It Takes All Kinds

a Few Stories and Profiles by Erik Hedegaard
mainly from inside the pages of Rolling Stone
(with additional commentary and folderol provided by the author aka Charlie, sometimes)



The Heavy Life of Hulk Hogan

Posted on | September 24, 2009 | 1 Comment

Wow.  What a guy.  And what a lot of stink when the story came about.  So he once thought about going OJ on his wife?  Big freaking deal.  He was in the middle of a brutal divorce.  Lots of things go through your head.  That doesn’t mean he was going to act on them. Of course, no one really was shocked by what he said; they only used it to further their own narrow interests; main culprits: the stupid gossip press and his wife’s attorneys.  Yetch.  A pox on them all.

For three decades, Hulk Hogan has been the world’s biggest, baddest professional wrestler. But now life’s got him in a sleeper hold — and he just can’t fight his way out

SHORTLY AFTER DAWN, IN THE BEDROOM OF A BEACH HOUSE IN CLEARWATER, Florida, Hulk Hogan is struggling to get out of bed. His legs won’t work — they’re numb — and he’s in pain. Actually, he’s in constant pain, which is what happens when you’ve spent 30 of your 55 years in the ring as the world’s most famous professional wrestler. It’s a great big case of be-careful-what-you-wish-for. He knows it. He’s living it. “My tailbone is bent from landing on my ass, 400 times a year, twice on Saturdays, twice on Sundays,” he says. “My back’s got all kinds of problems. The pain injections only last two weeks, I’m crippled. My legs get numb, and I can’t go up stairs. My hands are numb. My forearms are numb. My neck, too. I’ve got arthritis and scoliosis. I’m six-four. I used to be six-seven.” * Shrinking and hurting, Hulk plants his big, meaty palms on his big, meaty thighs and pushes himself to his feet, wobbling forward into the bathroom. * “It ain’t easy, brother,” he says. “It ain’t easy.” * He takes a leak, then looks at himself in the mirror and scowls. What he sees is a balding guy with a low fringe of hair that’s getting lower all the time. “Bozo the Clown,” he says, unhappily. In fact, lots of stuff has been changing for Hulk recently, most of it for the worse, ever since the end of his VH1 reality show, Hogan Knows Best, which ran from 2005 to 2007. Whereas once he was known as the Hulkster, the Incredible, the Immortal Icon of Professional Wrestling, a.k.a. Hollywood Hulk Hogan, who set records in the ring never to be bested, acted alongside Sylvester Stallone in Rocky III and was told by Muhammad Ali, “Hogan, you are the greatest of all time,” today he is a man beset by disaster on all sides.

Last year, his son Nick, 18, spent 166 days in jail on a felony reckless-driving charge after causing a car crash that left family friend and Iraq War veteran John Graziano, 24, crippled with severe brain damage. The Graziano family has since filed a multimillion-dollar civil suit against the Hogans. Then, Hulk’s wife, Linda, ditched him after 23 years of marriage, initially asking for a settlement of $4.75 million plus, according to Hulk, $144,000 a month. Then, with Linda gone, Hulk had to bleach his hair himself, to maintain that famous brilliant-white pony-tailed Hulk Hogan look. Only, the first time he did it, he left the bleach in too long and watched his ponytail swirl down the drain: He did the only thing he could, he had brilliant-white hair extensions glued in. And that’s not even the half of it.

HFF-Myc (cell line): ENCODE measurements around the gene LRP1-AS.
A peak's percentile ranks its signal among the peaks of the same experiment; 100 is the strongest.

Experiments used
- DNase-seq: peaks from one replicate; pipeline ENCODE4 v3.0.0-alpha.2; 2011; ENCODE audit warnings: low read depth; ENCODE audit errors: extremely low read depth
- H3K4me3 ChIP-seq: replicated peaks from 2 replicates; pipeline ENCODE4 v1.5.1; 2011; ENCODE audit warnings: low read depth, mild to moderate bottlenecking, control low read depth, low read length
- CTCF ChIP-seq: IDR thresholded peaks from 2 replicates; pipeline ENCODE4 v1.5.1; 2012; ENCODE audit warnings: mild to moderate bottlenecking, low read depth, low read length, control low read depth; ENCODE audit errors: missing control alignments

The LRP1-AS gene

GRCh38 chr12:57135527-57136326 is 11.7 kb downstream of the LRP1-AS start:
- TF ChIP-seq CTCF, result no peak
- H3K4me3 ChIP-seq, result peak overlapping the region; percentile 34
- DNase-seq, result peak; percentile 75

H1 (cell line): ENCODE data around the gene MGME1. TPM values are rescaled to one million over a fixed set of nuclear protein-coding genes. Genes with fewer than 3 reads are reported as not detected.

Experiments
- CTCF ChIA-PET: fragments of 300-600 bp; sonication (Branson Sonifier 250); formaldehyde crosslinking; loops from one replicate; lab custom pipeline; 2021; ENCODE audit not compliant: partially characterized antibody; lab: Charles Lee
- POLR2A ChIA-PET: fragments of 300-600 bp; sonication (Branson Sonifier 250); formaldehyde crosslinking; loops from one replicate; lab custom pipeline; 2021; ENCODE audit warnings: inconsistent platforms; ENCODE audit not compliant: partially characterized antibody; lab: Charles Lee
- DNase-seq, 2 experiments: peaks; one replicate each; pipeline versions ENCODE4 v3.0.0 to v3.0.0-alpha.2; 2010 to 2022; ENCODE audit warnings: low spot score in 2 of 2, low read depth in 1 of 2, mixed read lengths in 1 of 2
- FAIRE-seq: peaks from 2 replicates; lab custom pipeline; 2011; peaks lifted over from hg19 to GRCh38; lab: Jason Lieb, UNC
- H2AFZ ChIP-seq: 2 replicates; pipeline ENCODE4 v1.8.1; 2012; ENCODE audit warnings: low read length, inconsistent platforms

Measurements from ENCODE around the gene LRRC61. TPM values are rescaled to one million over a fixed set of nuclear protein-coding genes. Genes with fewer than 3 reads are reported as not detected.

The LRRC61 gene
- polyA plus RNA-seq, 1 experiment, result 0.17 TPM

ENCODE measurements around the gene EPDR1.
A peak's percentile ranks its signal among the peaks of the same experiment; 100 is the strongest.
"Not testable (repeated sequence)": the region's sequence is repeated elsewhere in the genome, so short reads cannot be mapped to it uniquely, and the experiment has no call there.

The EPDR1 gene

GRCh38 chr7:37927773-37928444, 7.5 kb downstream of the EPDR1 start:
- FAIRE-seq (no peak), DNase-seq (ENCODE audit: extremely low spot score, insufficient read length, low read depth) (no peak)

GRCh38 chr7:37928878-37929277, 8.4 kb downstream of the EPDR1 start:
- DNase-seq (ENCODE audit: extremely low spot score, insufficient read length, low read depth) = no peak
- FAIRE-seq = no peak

Still, he keeps chugging forward. Today, he finally makes it into the kitchen, inhales several cups of coffee, begins to feel halfway human, hops into his gigantic yellow truck — the one powered by a Dodge Viper engine — and heads on over to Largo Fitness, to work on his muscles. Along the way, he says he doesn’t really want to talk about Linda, but then his mind starts turning over some of the details. Not only did she dump him, but shortly thereafter, she started dating some shaggy-haired pool boy 30 years her junior, set up solo residence in the $18 million one-time Hogan family home, tossed her boyfriend the keys to Hulk’s cars, motorcycles and boats, doesn’t appear to mind that she’s now known as the Cougar Queen, and is currently plowing through Hulk’s money at a furious clip of $40,000 a month. And soon enough he can’t help but talk about her.

“I could have turned everything into a crime scene, like O. J., cutting everybody’s throat,” he says. “You live half a mile from the 20,000-square-foot home you can’t go to anymore, you’re driving through downtown Clearwater and see a 19-year-old boy driving your Escalade, and you know that a 19-year-old boy is sleeping in your bed, with your wife, and going to the Four Seasons, where you’re paying for the toilet paper he wipes his ass with. I mean, I totally understand O.J. I get it.”